It was just after her 40th birthday in September 2012, when Anne discovered a lump in her left breast while taking a shower. Prior to that, she had not yet gone for any kind of breast screening or mammogram and did not have any family history of cancer, so this came as a huge shock to the mother of two.
Anne shares, “My first thought when we discovered the cancer was: Why me? Am I going to die? What will happen to my children if I die?”
At the time of her diagnosis, Anne’s children were still quite young – Micaela was in Primary 1 and Kevan was about to sit for his PSLE.
Things happened very quickly after that. Anne visited her gynaecologist, who immediately sent her for a breast ultrasound and mammogram. The following week, Anne was on a pre-booked holiday in Thailand with a few good friends, when her gynae called to deliver the news.
“The fact that she would call me even when I was on holiday… I knew it was probably not good news,” Anne remembers. Upon her return, she was referred to a breast specialist, and a subsequent biopsy confirmed that the growth was indeed cancerous.
When she received the news, Anne couldn’t help but break down in tears. Her husband, equally shocked and anxious, asked the doctors many questions in order to better understand the scenario.
Both of them had never imagined this possibility, having thought that breast cancer only affects older women or women with a family history of cancer. Her surgery was scheduled for the following week. Needless to say, both Anne and her husband, Allen, were overwhelmed with many emotions during this time.
Since things were moving so quickly, Anne’s children also didn’t have much time to react to the news. Micaela was just 7 years old at the time, so she didn’t really understand the seriousness of her mother’s illness.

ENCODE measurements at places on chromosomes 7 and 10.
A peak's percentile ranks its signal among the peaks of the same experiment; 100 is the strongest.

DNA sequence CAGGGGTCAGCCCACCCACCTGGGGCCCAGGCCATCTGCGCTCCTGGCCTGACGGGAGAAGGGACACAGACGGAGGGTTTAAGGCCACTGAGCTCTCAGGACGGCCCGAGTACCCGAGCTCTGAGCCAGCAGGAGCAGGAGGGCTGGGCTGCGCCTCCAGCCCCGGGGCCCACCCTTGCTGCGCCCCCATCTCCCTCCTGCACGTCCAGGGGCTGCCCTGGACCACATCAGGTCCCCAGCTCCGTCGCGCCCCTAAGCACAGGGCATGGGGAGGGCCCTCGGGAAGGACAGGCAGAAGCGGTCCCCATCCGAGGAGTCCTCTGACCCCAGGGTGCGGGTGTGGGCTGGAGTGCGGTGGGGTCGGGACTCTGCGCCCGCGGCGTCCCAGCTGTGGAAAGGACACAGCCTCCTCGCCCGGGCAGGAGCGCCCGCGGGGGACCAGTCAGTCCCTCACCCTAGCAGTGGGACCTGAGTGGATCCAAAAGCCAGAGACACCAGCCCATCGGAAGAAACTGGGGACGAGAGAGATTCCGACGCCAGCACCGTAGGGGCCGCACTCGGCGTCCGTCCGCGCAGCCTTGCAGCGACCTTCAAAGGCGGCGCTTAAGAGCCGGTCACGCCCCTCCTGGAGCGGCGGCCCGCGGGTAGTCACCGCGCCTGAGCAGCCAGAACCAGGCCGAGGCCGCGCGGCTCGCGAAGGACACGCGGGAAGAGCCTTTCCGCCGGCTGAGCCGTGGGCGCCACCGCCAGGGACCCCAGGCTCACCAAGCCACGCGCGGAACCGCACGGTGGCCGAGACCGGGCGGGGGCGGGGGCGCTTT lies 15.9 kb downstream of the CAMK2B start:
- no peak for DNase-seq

However, Kevan, who was 12 years old, was more aware of the situation. Anne remembers fondly how he told her not to worry about his studies, and assured her that he would do his best for the PSLE while she was undergoing the treatment.
“He was very caring towards me, and he encouraged me a lot.”
Anne and her son. Photo courtesy of Anne Ang
Going Through Chemo
After the operation, Anne had to undergo four cycles of chemotherapy over the next three months. This was an extremely difficult time for her, as she experienced strong side effects from the treatment.
“My hair dropped so much, so I decided to shave my head. I had to mentally prepared the children so that they wouldn’t get a shock when they saw me. I also broke out in hives, and my nails even turned purple. I had to keep assuring the kids that this was just part of the effects of my treatment,” Anne shares.
The treatment also affected Anne’s emotional health, causing her to become very temperamental and get easily agitated over small things. Her mood swings caused her to snap at her family members much more than usual, to the point that she told them one day “I’m sorry I’m behaving like this. If I’m angry, I’m not angry with you, okay?”